Les_Misérables_2019_film_poster Oscar season has seen the spotlight shone on two “revenge of the underclass” films: Joker and Parasite. Since one is a comic book-inspired flick, however, and the other is a whimsical, dark-comedy, both explore their subject matter with some artistic distance. When it comes to Les Misérables, however, the only distance is the film’s occasional aerial cinematography.

Les Misérables, which quotes, but is not otherwise based on the novel/musical of the same name, is told from the perspective of Stéphane Ruiz (Damien Bonnard), a cop who has relocated to Paris to be in proximity to his ex-wife and son. Stéphane is assigned to the Special Crime’s Unit, along with bad-apple-type-cop Chris (Alexis Manenti) and Gwanda (Djibril Zonga). The film’s first scenes make the piece appear to be a pure amalgamation of visuals and ambition, as a number of conflicts within an ensemble cast are depicted in a racialized slum. Eventually, however, a plot structure comes to fruition. An odd, almost whimsical, crime is reported, and Stéphane’s unit is assigned to the case.

I wrote that Les Misérables is particularly realist in its storytelling. In many ways that’s true. The film does not have a particularly Hollywood ending, and is very blunt with its messaging (embodied at the end of the film with a Victor Hugo quotation). What makes the film somewhat literary, however, is how it picks up real-life dynamics that might strike removed viewers as cartoonish. Sometimes it is little things, such as how the slum’s mayor (Steve Tientcheu)  tries to present himself as a man of the people by wearing a PSG jersey with “Mayor” written on the back. 

At other times, however, it’s bigger things. That the “Special Crimes Unit,” is populated by the well-meaning but undertrained Ruiz, known abuser and buffoon Chris, and one other unremarkable cop, at brief moments, makes the film seem like a cop-comedy rather than a conscientious, and tragic piece. Socially-savvy viewers will know, however, that Chris is written to embody well documented problems with policing, and that the unit’s overall incompetence represents the critique that police forces aren’t build to “serve and protect,” but simply to hold back threats to the existing power structure. The realness of the film’s bad-policing, however, is rendered most plain through the character of Gwanda, who grew up in the slum and thus has mixed feelings about his work, but has nonetheless decided to surrender to the established norms of policing.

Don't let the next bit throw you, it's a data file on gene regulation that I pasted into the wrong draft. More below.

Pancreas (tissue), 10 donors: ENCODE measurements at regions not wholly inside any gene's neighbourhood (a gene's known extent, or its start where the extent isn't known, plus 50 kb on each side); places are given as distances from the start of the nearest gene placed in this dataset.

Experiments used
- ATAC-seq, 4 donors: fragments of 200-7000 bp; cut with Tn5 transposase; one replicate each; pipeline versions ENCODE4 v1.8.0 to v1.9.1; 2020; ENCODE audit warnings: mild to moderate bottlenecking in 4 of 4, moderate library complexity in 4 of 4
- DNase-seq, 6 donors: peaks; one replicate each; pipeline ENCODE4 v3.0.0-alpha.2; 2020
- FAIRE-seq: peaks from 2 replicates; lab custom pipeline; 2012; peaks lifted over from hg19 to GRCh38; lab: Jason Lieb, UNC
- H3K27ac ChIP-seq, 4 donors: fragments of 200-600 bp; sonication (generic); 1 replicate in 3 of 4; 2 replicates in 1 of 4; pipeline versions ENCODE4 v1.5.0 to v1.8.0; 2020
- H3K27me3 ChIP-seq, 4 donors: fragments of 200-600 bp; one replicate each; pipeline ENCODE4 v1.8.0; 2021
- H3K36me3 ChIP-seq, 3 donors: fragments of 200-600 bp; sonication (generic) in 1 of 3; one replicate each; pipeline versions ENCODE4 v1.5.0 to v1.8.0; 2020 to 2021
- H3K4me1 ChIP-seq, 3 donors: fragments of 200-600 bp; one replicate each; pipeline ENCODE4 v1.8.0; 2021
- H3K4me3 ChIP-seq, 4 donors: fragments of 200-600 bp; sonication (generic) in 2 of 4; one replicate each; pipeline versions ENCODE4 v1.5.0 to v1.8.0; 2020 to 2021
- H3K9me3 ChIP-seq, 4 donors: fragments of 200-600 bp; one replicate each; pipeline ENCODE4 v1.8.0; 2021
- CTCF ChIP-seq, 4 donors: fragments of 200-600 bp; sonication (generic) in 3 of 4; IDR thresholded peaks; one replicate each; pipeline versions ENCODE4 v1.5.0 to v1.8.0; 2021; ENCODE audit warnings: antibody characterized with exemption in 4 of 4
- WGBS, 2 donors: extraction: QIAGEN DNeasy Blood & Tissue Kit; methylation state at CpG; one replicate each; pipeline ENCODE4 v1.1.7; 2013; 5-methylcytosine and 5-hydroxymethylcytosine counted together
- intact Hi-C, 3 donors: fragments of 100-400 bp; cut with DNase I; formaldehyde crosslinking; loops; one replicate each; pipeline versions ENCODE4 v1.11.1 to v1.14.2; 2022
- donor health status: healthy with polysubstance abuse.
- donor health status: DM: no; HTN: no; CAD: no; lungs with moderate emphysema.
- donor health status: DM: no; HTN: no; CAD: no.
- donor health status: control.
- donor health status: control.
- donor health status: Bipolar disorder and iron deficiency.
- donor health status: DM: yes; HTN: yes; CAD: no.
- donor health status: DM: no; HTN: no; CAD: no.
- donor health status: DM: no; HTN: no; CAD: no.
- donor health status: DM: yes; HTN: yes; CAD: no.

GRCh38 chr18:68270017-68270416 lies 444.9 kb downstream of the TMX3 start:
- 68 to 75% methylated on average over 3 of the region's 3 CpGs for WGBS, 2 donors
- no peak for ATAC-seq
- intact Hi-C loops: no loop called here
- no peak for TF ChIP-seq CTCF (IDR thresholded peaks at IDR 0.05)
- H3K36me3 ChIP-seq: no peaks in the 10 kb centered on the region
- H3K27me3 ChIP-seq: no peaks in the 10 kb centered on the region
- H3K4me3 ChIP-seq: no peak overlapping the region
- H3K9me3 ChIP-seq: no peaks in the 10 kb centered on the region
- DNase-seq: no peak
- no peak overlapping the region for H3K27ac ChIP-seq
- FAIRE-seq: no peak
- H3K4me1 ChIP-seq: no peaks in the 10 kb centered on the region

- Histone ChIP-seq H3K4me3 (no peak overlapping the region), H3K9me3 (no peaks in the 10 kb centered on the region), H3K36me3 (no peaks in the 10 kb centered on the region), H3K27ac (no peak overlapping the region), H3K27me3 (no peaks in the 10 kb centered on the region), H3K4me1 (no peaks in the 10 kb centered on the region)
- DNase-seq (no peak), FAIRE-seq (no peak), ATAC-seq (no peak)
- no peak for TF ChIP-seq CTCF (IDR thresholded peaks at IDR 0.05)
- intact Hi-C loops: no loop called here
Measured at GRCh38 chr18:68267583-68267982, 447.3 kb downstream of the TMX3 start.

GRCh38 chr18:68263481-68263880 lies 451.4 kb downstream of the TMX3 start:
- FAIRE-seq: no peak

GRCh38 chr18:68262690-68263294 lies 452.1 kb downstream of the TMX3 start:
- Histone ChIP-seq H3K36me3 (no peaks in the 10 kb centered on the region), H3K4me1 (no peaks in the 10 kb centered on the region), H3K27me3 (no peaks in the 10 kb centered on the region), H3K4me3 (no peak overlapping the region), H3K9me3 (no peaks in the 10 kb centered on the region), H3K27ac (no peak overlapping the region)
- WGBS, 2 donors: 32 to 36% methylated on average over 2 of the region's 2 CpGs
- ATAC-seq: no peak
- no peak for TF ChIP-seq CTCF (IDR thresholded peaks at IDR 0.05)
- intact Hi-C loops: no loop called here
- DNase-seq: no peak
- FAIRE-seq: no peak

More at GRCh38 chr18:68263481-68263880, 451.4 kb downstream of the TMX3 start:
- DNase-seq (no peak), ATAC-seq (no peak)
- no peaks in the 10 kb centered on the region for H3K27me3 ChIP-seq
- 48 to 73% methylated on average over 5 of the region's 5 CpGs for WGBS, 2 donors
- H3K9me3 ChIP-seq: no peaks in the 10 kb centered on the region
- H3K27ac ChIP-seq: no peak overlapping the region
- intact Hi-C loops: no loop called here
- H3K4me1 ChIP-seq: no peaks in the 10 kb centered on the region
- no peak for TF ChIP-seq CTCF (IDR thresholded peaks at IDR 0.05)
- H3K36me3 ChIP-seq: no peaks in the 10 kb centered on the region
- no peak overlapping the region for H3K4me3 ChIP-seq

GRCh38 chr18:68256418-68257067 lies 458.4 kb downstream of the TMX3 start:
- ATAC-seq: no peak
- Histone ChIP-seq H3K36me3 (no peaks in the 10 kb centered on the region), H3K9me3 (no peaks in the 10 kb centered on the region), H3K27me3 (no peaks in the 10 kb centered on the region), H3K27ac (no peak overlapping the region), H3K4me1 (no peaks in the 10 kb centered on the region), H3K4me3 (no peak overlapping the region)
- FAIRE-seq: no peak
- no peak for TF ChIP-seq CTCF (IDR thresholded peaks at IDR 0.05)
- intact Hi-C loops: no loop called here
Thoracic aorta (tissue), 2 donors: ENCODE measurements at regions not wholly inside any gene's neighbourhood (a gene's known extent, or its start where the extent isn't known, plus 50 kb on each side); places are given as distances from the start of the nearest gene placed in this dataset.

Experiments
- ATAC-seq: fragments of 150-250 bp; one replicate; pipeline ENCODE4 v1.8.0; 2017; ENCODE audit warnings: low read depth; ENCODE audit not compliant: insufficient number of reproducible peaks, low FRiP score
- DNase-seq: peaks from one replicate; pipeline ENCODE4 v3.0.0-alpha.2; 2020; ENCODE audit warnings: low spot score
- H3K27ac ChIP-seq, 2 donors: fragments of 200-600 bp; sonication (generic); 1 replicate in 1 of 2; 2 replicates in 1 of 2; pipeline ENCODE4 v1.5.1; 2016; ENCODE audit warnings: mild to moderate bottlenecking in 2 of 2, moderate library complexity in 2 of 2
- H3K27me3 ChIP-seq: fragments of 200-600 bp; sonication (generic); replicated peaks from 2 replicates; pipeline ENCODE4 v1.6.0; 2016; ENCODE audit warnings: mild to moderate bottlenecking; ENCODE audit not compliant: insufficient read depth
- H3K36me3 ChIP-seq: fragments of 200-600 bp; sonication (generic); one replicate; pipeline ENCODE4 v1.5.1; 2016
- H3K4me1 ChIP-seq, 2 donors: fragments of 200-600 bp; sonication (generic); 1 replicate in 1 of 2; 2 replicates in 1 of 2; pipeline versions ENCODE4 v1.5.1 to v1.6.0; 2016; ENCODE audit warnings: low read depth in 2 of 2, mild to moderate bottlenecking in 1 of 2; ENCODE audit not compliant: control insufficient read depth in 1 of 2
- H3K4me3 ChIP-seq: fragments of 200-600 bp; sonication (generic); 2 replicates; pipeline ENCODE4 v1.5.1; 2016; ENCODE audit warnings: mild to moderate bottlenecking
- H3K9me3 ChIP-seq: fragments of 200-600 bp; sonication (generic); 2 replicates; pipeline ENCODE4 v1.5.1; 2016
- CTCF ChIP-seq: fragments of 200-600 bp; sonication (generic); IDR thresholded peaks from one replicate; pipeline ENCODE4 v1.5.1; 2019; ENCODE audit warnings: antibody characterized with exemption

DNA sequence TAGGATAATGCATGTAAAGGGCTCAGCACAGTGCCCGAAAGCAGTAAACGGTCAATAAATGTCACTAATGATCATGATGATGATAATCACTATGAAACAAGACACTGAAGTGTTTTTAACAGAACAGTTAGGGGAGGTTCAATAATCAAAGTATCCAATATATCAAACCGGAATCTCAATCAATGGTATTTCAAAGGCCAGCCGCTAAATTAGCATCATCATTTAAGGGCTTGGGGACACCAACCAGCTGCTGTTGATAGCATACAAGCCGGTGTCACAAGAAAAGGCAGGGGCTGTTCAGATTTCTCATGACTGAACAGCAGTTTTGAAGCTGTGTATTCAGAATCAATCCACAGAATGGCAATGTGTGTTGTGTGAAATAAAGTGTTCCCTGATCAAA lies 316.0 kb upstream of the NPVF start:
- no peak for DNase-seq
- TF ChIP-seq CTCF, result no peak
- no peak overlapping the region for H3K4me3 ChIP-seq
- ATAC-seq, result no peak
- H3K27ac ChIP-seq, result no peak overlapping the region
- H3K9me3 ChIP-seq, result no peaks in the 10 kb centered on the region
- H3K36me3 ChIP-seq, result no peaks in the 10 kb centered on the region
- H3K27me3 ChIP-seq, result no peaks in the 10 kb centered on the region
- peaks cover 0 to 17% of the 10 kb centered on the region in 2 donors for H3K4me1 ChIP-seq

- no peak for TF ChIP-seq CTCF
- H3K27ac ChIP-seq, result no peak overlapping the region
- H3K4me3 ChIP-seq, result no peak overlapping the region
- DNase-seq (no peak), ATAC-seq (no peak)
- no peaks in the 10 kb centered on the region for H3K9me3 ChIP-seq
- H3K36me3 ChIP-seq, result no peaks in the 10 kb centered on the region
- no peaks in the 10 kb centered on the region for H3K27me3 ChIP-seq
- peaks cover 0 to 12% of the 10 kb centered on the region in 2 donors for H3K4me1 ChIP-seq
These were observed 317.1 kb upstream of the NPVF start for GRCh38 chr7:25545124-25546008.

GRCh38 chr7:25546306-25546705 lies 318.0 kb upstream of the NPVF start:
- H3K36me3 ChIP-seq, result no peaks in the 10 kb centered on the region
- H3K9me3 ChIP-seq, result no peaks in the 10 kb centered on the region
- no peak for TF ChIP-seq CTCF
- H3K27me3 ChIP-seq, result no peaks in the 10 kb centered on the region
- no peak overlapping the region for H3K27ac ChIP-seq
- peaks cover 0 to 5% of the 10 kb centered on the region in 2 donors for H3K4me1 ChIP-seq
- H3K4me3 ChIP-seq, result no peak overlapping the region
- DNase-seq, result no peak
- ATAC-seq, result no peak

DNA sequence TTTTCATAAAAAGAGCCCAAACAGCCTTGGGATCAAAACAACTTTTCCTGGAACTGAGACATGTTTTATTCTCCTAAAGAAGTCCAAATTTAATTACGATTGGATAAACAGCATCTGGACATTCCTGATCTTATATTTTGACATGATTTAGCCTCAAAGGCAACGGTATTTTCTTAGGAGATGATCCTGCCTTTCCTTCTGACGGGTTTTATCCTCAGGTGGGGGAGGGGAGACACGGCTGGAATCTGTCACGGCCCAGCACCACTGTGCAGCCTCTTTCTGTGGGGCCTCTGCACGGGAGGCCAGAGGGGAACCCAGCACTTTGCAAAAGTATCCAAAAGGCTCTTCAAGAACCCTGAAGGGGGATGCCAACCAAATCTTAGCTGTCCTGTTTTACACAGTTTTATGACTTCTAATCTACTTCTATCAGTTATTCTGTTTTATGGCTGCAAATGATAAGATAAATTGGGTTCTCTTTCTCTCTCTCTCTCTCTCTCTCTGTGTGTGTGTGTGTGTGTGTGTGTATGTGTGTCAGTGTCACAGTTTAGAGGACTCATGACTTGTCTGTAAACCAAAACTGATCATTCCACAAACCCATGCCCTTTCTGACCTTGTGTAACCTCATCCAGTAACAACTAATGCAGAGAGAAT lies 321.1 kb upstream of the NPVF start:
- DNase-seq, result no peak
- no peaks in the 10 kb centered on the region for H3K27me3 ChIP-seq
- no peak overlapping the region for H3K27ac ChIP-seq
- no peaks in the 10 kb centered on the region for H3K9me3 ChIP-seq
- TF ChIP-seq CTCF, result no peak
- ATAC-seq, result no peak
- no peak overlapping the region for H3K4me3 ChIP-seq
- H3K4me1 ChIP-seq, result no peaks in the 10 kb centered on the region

The “comic” dynamic of the police trio is mirrored by the fact that their primary targets throughout the film are children, particularly a trouble-making, yet mild-mannered and gentle child named Issa (Issa Perica). The absurdity of watching incompetent grown men chase and confront children, again takes on a powerful effect when one realizes it is not in fact absurd, and that police racism can take its toll even on individuals who are obviously children and obviously pose no threat.

Despite its visual ambitions, Les Misérables ends up seeming like a simple film. But it only feels that way because its subject matter is too complex for the film to fully untangle. One might think basic human decency could save the Issa’s of the world, but thus far it has failed. In a film where the only “hero” is a “good cop,” the answer to the problems of racism and impoverishment remains miles away